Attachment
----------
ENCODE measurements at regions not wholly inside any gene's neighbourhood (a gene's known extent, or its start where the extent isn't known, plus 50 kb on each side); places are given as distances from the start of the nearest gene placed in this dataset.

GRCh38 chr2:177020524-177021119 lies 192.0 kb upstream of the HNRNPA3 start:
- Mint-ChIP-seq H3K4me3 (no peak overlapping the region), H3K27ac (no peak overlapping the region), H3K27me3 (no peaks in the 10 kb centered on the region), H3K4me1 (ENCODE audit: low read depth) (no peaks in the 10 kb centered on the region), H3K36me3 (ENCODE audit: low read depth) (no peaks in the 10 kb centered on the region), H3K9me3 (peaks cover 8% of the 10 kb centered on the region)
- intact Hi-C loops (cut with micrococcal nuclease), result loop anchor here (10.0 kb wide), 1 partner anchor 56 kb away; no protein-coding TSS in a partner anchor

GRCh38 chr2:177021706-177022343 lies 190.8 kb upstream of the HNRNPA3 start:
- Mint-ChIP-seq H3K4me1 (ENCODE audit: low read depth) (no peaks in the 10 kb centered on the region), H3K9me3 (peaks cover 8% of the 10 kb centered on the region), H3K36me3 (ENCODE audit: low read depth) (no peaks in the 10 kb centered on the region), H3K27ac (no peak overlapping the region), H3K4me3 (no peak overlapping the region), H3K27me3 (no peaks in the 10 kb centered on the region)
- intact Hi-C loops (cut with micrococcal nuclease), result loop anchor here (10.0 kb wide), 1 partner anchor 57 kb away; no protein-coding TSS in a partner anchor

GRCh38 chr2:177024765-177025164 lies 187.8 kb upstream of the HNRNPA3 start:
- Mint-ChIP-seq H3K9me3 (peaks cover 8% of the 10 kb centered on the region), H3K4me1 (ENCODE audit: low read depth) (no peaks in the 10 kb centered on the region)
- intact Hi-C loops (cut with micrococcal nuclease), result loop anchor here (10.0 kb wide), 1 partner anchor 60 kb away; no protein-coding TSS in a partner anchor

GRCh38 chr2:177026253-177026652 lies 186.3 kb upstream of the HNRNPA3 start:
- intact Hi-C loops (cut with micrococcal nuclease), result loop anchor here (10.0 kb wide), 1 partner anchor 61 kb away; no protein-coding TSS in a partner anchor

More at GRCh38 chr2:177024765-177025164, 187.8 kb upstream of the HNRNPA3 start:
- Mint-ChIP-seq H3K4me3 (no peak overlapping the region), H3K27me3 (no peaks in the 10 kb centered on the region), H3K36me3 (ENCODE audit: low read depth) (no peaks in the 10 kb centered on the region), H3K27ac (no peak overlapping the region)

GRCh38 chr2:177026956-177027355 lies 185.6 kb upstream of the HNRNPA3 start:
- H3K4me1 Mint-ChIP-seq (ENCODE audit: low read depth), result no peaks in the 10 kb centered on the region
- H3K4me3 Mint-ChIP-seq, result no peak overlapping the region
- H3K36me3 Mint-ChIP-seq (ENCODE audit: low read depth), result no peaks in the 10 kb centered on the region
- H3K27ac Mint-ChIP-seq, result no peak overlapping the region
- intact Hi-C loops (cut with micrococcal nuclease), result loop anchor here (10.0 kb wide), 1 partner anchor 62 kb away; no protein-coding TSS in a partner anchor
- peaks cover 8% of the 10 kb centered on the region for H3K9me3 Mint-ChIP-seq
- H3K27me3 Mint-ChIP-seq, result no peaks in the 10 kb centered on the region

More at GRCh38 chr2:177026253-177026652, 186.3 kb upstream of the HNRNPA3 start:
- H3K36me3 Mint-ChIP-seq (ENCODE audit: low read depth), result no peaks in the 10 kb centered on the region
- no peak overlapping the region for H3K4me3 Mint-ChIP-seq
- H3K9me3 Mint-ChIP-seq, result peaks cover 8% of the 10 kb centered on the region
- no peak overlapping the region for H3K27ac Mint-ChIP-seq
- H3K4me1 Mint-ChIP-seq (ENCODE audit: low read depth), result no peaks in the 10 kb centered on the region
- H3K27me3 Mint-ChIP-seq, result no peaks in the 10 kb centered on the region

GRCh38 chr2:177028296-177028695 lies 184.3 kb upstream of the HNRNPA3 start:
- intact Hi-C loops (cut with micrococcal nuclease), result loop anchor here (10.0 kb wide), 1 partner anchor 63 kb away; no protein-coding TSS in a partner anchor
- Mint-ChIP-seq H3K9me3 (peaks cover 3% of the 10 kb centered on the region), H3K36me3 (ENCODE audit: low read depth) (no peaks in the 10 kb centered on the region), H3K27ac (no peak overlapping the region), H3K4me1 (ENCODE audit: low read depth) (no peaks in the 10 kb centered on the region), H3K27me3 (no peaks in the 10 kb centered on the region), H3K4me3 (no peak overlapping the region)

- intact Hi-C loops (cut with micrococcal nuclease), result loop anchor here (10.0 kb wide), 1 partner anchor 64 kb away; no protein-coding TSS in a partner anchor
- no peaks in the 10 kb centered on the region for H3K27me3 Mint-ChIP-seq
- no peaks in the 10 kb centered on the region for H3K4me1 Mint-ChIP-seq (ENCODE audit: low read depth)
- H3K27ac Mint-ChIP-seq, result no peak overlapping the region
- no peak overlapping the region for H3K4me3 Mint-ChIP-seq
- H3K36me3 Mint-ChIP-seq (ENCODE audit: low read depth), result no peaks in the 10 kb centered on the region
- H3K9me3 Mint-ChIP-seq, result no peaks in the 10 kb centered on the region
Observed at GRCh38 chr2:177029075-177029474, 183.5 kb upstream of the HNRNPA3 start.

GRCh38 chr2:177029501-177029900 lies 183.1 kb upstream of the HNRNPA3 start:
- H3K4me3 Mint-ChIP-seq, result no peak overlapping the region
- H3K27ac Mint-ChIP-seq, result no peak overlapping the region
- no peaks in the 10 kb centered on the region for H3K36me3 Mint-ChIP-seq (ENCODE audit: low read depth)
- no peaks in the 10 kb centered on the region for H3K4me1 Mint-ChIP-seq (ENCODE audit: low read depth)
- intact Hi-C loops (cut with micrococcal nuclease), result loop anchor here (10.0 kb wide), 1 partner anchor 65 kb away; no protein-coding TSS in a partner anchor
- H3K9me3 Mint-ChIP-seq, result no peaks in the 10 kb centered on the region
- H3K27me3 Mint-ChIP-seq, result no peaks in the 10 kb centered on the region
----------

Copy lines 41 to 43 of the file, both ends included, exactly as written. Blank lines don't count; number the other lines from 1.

GRCh38 chr2:177029501-177029900 lies 183.1 kb upstream of the HNRNPA3 start:
- H3K4me3 Mint-ChIP-seq, result no peak overlapping the region
- H3K27ac Mint-ChIP-seq, result no peak overlapping the region